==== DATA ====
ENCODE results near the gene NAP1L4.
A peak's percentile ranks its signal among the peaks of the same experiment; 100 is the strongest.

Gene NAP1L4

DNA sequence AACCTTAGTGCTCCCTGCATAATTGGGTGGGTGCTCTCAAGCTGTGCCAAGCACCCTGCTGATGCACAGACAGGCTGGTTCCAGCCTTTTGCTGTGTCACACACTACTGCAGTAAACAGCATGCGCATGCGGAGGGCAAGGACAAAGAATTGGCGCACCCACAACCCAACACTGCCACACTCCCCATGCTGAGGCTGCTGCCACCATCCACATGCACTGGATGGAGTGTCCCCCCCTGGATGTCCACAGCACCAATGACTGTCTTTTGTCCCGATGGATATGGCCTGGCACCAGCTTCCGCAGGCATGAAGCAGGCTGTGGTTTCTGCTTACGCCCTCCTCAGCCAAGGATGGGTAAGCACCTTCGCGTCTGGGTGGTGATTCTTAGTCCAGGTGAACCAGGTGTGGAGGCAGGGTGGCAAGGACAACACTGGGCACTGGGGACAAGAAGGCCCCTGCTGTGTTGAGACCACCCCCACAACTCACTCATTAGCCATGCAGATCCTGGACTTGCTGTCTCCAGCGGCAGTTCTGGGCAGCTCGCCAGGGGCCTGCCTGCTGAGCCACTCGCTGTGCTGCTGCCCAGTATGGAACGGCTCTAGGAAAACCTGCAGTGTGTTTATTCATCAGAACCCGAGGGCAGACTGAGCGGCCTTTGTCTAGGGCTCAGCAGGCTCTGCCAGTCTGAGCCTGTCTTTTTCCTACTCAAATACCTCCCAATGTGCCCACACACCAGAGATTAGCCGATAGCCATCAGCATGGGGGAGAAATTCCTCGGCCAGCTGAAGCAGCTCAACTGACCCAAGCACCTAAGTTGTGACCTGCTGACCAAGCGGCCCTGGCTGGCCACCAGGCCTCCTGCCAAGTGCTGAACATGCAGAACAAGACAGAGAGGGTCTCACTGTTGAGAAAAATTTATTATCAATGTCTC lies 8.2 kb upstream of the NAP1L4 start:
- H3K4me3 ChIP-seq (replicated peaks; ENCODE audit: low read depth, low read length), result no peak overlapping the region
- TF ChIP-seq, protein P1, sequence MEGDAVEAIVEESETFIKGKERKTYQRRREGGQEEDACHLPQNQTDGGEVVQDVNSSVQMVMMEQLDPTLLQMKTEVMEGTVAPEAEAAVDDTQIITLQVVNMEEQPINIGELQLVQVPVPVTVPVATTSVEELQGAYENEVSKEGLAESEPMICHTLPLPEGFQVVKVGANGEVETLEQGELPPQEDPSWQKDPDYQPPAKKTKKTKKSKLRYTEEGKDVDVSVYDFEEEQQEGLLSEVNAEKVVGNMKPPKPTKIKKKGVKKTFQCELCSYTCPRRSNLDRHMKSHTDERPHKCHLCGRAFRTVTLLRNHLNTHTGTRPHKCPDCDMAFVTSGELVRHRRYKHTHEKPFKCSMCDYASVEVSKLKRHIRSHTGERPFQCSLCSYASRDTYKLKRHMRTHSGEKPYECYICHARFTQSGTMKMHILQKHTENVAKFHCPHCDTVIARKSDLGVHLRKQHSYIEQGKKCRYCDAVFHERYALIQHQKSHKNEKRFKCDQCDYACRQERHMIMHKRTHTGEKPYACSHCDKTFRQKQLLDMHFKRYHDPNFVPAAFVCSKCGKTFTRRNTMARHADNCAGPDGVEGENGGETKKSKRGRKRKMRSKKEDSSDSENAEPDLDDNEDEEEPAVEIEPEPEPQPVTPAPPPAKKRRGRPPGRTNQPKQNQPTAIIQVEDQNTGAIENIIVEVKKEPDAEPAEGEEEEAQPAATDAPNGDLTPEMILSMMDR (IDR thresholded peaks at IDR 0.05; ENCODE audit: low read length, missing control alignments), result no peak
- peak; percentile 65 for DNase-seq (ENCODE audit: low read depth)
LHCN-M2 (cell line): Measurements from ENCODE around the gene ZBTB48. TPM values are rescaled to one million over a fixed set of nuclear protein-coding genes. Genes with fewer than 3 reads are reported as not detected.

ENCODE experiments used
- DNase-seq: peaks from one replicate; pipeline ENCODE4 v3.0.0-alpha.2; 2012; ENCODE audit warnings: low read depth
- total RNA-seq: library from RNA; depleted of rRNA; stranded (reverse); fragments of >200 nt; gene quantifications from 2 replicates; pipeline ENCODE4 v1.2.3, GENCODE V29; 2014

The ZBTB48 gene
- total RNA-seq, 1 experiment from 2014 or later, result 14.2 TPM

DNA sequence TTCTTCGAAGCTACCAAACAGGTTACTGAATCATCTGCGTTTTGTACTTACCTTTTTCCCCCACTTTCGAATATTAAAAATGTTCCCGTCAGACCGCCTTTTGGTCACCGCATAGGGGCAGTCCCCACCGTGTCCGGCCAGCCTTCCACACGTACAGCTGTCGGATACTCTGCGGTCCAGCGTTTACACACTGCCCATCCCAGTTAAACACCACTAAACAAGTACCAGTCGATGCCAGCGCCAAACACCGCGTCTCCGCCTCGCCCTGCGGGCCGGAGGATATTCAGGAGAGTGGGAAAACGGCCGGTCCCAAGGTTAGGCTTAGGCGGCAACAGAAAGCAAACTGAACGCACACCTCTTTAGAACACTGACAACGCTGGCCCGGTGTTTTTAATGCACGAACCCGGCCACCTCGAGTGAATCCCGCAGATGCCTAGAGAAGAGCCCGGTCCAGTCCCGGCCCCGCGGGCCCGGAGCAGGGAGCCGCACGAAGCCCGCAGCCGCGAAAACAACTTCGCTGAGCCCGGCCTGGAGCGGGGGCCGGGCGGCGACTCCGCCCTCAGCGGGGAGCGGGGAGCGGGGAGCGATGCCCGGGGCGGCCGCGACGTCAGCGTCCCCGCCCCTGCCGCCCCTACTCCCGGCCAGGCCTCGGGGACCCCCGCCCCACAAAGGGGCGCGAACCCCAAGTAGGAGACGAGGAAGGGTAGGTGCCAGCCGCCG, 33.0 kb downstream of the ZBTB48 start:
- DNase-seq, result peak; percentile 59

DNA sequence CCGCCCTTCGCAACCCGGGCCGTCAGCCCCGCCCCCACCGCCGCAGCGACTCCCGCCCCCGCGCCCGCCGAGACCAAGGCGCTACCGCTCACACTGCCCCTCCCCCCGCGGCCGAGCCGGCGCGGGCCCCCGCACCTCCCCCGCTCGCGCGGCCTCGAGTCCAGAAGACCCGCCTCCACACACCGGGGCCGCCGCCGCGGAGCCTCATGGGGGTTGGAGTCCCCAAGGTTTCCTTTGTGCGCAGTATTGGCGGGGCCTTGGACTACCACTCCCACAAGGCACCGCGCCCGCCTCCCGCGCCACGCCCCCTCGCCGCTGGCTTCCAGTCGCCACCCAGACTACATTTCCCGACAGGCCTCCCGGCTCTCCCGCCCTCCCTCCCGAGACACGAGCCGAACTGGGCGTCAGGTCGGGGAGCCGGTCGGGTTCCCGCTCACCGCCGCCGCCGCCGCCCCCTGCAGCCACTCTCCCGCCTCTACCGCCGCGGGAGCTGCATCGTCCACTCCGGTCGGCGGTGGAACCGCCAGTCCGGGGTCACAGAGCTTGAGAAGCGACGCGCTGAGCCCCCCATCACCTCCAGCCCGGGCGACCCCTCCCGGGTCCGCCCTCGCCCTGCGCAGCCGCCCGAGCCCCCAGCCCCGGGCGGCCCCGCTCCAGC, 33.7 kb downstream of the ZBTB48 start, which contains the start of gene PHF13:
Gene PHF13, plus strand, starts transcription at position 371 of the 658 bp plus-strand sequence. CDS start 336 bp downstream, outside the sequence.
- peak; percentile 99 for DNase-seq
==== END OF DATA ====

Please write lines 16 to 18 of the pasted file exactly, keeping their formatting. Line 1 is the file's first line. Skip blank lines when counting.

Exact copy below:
DNA sequence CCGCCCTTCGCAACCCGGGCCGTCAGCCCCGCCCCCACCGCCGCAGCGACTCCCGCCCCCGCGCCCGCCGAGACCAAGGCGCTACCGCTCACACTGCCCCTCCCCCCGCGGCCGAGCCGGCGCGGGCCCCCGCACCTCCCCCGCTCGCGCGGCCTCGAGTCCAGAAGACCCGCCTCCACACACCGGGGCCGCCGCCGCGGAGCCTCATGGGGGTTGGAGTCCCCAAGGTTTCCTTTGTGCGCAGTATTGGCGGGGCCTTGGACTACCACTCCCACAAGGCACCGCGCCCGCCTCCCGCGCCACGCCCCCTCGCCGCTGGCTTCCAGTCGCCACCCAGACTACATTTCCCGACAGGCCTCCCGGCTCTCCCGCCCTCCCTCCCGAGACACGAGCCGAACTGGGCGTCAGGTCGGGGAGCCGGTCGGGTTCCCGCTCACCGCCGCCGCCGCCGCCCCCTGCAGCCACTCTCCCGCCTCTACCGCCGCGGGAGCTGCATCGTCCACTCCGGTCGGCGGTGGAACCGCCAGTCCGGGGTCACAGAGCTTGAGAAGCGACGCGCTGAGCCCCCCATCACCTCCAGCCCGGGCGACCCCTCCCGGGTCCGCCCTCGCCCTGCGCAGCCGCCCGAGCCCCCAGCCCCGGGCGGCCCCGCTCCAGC, 33.7 kb downstream of the ZBTB48 start, which contains the start of gene PHF13:
Gene PHF13, plus strand, starts transcription at position 371 of the 658 bp plus-strand sequence. CDS start 336 bp downstream, outside the sequence.
- peak; percentile 99 for DNase-seq